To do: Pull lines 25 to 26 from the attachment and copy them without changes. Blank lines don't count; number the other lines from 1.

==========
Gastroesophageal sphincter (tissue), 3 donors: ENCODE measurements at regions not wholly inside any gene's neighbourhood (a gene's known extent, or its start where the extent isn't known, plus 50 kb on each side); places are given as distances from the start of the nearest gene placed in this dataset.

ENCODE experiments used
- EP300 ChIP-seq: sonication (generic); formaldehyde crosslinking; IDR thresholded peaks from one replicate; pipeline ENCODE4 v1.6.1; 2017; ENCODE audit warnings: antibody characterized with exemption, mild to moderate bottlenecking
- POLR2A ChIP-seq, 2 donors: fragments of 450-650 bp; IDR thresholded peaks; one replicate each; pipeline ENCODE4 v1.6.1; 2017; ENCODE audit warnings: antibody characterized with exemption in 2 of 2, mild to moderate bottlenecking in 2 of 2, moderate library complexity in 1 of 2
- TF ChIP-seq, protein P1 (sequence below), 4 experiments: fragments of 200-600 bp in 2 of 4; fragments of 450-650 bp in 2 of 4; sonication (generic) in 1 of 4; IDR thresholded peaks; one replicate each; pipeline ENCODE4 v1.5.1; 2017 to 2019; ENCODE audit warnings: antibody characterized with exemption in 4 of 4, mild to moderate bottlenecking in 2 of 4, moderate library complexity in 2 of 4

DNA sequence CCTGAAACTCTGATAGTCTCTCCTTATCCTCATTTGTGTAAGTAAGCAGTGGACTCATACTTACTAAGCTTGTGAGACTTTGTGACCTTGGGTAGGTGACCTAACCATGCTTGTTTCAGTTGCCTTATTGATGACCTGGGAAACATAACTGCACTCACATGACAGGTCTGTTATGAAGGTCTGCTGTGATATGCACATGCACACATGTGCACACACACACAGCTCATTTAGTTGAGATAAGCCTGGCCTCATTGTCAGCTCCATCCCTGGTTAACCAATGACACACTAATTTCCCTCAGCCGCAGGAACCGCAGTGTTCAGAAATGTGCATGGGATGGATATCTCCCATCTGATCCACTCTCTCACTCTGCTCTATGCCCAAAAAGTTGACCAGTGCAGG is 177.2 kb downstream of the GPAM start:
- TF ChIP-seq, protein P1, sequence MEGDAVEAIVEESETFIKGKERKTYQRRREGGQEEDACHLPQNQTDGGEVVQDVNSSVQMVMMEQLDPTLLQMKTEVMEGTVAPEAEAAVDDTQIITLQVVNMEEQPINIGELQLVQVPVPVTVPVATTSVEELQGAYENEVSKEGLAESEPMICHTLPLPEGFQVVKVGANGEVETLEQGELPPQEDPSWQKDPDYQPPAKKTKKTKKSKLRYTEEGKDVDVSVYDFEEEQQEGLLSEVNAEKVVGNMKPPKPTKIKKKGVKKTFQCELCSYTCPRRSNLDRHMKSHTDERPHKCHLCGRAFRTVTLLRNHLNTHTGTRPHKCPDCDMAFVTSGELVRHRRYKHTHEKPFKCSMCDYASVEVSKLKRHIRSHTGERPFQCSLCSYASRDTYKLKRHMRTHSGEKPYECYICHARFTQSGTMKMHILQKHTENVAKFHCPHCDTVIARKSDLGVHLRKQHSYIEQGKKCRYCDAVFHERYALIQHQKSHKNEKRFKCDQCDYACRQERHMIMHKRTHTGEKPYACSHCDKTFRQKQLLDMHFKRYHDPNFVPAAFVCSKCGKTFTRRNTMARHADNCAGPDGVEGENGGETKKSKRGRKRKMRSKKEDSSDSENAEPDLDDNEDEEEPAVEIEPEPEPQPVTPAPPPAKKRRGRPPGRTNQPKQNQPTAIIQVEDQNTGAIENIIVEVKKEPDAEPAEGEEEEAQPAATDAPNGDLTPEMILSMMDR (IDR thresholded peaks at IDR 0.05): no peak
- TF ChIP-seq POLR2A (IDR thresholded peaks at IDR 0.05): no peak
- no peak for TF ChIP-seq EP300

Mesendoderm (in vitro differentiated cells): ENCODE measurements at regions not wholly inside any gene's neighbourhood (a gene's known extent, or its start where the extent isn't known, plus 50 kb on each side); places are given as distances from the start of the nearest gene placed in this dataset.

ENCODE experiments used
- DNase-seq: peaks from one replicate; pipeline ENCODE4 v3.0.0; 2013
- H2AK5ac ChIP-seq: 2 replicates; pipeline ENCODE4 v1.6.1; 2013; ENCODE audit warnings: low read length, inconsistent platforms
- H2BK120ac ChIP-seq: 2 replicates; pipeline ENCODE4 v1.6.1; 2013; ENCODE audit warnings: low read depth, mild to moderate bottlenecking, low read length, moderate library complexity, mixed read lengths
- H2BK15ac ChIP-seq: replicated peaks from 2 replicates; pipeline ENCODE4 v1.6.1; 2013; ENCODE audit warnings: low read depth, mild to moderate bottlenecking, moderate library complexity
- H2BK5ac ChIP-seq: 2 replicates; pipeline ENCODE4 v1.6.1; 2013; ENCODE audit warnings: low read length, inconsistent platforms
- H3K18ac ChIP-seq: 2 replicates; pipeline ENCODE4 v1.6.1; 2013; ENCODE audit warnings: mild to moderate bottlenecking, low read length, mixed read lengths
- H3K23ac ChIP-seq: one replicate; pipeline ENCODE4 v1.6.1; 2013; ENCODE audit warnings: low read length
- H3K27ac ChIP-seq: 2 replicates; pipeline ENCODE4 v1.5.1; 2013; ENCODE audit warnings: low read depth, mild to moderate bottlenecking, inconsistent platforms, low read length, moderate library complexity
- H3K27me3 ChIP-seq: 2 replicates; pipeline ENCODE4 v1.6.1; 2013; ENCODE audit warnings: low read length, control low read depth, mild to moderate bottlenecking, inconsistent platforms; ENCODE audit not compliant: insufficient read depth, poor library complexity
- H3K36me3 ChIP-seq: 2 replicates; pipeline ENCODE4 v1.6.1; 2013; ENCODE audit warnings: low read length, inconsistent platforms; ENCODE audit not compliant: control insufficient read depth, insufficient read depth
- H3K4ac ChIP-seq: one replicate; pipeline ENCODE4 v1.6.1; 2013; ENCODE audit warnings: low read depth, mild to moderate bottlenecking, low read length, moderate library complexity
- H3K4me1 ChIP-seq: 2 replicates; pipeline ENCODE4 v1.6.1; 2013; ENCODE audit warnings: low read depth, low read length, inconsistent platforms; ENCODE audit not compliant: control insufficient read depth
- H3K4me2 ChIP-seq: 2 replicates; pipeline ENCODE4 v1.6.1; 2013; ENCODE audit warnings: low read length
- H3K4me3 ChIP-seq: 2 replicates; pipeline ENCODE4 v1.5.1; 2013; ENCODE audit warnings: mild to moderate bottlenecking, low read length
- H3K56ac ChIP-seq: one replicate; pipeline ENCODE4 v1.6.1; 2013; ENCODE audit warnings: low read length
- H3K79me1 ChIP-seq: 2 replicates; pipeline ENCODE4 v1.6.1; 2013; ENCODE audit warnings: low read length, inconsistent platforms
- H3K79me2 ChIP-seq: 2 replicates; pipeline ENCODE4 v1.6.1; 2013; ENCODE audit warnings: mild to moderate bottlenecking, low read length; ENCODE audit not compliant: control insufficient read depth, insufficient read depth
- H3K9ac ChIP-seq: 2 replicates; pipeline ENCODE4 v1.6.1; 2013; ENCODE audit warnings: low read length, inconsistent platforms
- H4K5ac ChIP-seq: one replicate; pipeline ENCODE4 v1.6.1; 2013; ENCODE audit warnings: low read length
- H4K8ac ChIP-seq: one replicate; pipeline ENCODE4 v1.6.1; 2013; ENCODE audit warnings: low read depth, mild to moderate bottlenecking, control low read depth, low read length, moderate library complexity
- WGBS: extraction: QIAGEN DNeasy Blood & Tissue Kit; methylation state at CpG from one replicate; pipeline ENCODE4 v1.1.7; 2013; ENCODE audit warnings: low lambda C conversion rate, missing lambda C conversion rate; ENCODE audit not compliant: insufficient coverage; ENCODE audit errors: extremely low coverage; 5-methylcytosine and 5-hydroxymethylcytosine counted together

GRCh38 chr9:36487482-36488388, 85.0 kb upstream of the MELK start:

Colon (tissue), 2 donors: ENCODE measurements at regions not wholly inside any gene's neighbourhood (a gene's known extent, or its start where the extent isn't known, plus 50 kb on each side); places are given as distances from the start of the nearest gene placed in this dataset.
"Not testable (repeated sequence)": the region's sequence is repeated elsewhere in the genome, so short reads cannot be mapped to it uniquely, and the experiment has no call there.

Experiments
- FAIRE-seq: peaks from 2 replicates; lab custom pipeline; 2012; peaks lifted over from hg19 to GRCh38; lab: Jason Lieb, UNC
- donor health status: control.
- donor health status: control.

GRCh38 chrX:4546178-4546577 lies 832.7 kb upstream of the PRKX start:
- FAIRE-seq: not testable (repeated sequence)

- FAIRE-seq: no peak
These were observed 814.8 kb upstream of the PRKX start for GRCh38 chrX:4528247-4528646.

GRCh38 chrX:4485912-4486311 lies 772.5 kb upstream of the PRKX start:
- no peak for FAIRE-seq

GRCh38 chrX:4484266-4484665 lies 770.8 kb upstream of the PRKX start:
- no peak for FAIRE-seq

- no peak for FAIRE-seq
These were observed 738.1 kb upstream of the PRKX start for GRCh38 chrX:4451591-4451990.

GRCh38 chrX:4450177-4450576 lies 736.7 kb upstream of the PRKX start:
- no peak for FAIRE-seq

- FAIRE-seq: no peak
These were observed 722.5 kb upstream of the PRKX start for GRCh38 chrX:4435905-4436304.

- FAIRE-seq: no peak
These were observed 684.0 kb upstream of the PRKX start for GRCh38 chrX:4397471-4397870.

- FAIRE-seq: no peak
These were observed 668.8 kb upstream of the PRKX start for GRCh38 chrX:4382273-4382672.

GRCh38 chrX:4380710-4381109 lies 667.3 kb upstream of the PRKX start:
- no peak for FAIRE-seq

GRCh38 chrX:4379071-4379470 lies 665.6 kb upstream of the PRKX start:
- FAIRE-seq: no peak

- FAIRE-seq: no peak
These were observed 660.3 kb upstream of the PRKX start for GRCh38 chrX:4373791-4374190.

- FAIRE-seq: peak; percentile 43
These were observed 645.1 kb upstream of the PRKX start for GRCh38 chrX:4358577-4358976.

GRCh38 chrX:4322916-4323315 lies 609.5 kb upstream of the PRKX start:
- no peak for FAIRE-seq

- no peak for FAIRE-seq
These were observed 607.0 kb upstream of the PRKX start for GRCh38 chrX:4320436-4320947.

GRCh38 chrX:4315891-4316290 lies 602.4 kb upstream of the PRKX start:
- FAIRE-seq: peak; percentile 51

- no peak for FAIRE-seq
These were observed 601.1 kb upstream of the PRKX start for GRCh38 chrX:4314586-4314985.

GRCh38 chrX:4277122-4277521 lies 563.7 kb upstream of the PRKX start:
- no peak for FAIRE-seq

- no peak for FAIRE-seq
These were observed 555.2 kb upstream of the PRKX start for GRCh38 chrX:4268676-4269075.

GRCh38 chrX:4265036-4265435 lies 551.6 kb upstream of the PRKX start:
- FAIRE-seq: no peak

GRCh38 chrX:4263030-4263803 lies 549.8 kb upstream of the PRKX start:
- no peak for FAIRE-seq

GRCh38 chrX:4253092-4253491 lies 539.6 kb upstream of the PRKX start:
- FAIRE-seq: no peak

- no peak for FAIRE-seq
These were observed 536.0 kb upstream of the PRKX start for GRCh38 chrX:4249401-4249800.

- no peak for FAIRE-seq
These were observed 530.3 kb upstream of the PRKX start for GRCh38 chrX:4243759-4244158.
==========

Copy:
- H3K4me3 ChIP-seq: 2 replicates; pipeline ENCODE4 v1.5.1; 2013; ENCODE audit warnings: mild to moderate bottlenecking, low read length
- H3K56ac ChIP-seq: one replicate; pipeline ENCODE4 v1.6.1; 2013; ENCODE audit warnings: low read length